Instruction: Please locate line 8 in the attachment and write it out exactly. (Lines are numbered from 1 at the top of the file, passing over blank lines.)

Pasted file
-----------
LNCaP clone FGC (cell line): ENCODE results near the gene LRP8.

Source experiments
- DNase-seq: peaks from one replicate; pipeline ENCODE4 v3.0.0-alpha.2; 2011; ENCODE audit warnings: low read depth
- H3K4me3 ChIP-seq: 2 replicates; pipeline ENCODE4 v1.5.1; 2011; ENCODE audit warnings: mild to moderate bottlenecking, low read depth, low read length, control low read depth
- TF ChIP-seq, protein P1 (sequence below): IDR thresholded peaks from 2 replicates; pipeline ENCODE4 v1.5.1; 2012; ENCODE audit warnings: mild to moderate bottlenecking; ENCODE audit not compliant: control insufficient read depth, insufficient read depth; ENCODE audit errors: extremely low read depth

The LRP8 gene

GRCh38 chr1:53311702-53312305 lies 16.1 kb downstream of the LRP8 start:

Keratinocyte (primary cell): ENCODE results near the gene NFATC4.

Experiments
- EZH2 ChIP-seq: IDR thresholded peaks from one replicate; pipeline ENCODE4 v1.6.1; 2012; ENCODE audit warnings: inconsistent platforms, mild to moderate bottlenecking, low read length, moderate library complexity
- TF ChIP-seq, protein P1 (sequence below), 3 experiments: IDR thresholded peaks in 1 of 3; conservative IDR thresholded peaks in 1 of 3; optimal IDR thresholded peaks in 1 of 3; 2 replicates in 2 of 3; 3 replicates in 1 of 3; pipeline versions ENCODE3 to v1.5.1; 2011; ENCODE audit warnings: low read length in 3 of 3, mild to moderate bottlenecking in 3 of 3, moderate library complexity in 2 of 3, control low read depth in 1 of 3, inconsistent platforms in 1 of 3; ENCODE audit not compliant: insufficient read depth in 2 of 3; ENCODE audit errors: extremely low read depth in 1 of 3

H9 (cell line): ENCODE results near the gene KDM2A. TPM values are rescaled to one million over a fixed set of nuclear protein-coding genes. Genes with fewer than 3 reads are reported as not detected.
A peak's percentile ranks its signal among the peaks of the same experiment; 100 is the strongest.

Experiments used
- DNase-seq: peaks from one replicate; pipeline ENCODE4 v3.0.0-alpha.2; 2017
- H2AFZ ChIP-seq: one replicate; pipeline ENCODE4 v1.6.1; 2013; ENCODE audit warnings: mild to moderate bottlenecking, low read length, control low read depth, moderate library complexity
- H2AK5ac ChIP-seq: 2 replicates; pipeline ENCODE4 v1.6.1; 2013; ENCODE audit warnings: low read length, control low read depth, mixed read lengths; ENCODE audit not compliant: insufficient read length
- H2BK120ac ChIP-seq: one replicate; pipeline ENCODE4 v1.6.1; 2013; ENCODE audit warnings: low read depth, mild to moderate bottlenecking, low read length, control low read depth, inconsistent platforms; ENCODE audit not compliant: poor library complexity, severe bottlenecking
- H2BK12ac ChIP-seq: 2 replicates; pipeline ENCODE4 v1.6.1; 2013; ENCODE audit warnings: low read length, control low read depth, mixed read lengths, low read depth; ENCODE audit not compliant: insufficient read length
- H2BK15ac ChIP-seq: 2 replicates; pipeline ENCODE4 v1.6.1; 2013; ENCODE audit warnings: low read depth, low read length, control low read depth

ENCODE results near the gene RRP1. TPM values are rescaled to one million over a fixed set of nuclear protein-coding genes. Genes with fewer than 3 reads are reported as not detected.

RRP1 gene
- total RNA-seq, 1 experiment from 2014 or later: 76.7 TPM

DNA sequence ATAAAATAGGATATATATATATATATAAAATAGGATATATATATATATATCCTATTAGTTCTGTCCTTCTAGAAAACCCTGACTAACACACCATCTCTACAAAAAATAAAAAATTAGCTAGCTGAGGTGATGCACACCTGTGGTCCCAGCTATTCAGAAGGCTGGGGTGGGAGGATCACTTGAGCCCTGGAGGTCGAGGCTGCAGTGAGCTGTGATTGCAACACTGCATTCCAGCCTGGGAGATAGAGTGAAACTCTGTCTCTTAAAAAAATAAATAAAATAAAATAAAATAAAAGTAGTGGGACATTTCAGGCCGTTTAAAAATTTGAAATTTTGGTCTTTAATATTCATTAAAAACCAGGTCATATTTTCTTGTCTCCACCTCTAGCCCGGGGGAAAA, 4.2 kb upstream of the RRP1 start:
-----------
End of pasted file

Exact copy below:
Keratinocyte (primary cell): ENCODE results near the gene NFATC4.